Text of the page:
We find ourselves at the end of 2020, and…well, let’s not dwell on it.
I may not have set foot in a movie theater since March, but that didn’t stop quality cinema from finding its way in front of my eyeballs. I can (and will) list at least 20 films from 2020 worth watching. As with any year, there are films I’ve missed based on lack of availability and/or time, so I cannot call this list exhaustive. Still, this should give a good idea of my favorite films of the year. And this includes some honorable mentions: The Wolf House, The Nest, Da 5 Bloods, Wolfwalkers, Ema, Palm Springs, Swallow, Blow the Man Down, Promising Young Woman.
2020 is a difficult year to write superlatives about. Especially coming on the heels of a few bountiful years of media consumption, doing a list series for the cinema of 2020 is something I considered skipping entirely. Previous best of the year lists have witnessed a wealth of films which I greatly enjoyed (20 in 2019, 25 in 2018, and 50 in 2017). I may be able to string together a list of 20 this year, but it just feels as though I am missing some great films, some of which that aren’t even on my radar. There are always blind spots on these lists, but my access to films this year is far more limited than in previous years. But I will give it a shot, based on the 150 or so movies I’ve seen.
On the flip side, I’ve seen plenty of below average films this year. Those are inescapable. In the days of Armageddon, the media industries will continue churning out subpar claptrap filmed close enough to in focus to be considered a movie. I generally like to Continue reading The 15 Worst Movies of 2020→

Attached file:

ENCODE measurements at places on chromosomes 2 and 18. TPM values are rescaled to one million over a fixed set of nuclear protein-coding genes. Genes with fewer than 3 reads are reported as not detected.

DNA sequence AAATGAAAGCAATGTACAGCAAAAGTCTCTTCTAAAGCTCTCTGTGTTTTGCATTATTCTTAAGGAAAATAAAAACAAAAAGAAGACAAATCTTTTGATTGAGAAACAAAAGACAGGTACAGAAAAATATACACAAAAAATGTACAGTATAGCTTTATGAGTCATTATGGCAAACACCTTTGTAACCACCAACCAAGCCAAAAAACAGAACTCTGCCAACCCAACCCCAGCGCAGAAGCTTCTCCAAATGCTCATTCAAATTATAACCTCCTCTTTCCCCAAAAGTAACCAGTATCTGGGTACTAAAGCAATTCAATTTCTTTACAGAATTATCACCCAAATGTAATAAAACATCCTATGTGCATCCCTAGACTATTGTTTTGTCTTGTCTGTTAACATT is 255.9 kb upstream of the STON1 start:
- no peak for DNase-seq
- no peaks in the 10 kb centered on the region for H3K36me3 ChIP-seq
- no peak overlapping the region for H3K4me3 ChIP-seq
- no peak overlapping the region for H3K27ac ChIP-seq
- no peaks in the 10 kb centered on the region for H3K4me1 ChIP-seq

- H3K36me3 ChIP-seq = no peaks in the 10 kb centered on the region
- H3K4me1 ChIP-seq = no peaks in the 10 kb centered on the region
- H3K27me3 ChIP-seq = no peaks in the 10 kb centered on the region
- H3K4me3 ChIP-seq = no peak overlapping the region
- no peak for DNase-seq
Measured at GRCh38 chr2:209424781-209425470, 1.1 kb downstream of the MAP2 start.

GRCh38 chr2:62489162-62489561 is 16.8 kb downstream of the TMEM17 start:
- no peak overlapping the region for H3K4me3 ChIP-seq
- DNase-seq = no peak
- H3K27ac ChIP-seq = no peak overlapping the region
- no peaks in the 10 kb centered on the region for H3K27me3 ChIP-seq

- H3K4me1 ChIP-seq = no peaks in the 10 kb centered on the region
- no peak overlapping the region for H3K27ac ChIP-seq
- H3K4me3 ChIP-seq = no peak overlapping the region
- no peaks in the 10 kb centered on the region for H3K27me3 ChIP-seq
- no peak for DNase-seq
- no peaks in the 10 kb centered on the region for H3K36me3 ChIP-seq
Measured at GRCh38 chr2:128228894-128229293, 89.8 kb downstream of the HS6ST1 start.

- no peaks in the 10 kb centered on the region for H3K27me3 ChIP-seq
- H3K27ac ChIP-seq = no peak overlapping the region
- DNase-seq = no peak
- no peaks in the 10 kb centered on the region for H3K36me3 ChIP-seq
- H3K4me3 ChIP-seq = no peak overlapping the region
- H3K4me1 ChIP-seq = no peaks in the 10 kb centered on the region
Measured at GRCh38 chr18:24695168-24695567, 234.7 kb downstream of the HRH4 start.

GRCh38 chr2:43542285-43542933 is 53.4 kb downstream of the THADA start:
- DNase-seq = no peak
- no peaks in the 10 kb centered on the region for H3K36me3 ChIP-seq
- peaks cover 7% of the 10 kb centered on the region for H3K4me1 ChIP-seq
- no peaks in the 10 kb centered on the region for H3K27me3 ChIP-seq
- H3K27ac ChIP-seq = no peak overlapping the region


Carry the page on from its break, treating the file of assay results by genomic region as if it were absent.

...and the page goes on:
I’ve been away. To be fair, movies have been away (for the most part), too. So perhaps I was taking advantage of the situation. I’m not going to movie theaters. In fact, this may be the longest continuous stretch of me not going to theaters…ever. Since I could walk, at least. Not going to theaters meant not seeing new movies meant not having content to review on the site, and thus…I had time to step away.
I’ve still been working, and writing, like mad. Writing a master’s thesis doesn’t sound all that bad until you realize that you have that and five or six other things on your plate. Then six months go by and you find you’ve only written about 50 pages. And no movie reviews…
The Dark and the Wicked is screening as part of the 2020 Fantasia International Film Festival program.
Bryan Bertino’s The Dark and the Wicked, his first feature film since 2016’s The Monster, is in one sense a story of grief and loss. Two siblings, Louise (Marin Ireland) and Michael (Michael Abbott Jr.), return to their parents’ Texas farmhouse, as it has become clear that their mother (Julie Oliver-Touchstone) is struggling to care for their ailing father (Michael Zagst). Following an untimely death, Louise and Michael have to maneuver grief, while also contending with an evil presence that is haunting the farm.
The virtual Fantasia Festival 2020 is in the full swing of things, with on-demand and live premiere titles becoming available to Canadian audiences. Here are reviews of three films playing the fest, The Oak Room,PVT Chat, and Hunted.
Labyrinth of Cinema is screening as part of the 2020 Fantasia International Film Festival program.
Labyrinth of Cinema is truly a unique cinematic experience. But simply saying that does not even begin to get at the heart of what makes the film so special. Nobuhiko Ôbayashi’s final film—the director passed away earlier this year—it is a film which pays homage to cinema itself, exploring the power the cinematic medium has to enact change on both an individual and community level. It is a three-hour epic, dubbed during the opening titles as “a movie to explore cinematic literature.” And it is idiosyncratic to a degree where it is difficult to describe in a way that compliments the film. Not that the film is unworthy of compliment.
Survival Skills is screening as part of the 2020 Fantasia International Film Festival
Quinn Armstrong’s Survival Skills has plenty of contemporaries. This faux police training video has the same old media affection, anachronistic diegetic reality, and cringe comedy of the late night comedy of Tim & Eric, viral alt comedy videos like Too Many Cooks, and a handful of other indie films on the festival rotation in recent years. Survival Skills deviates enough from these by presenting a less overtly comic take on the postmodern pastiche of the VHS tape aesthetic. But this tone is also the major detracting feature of the film.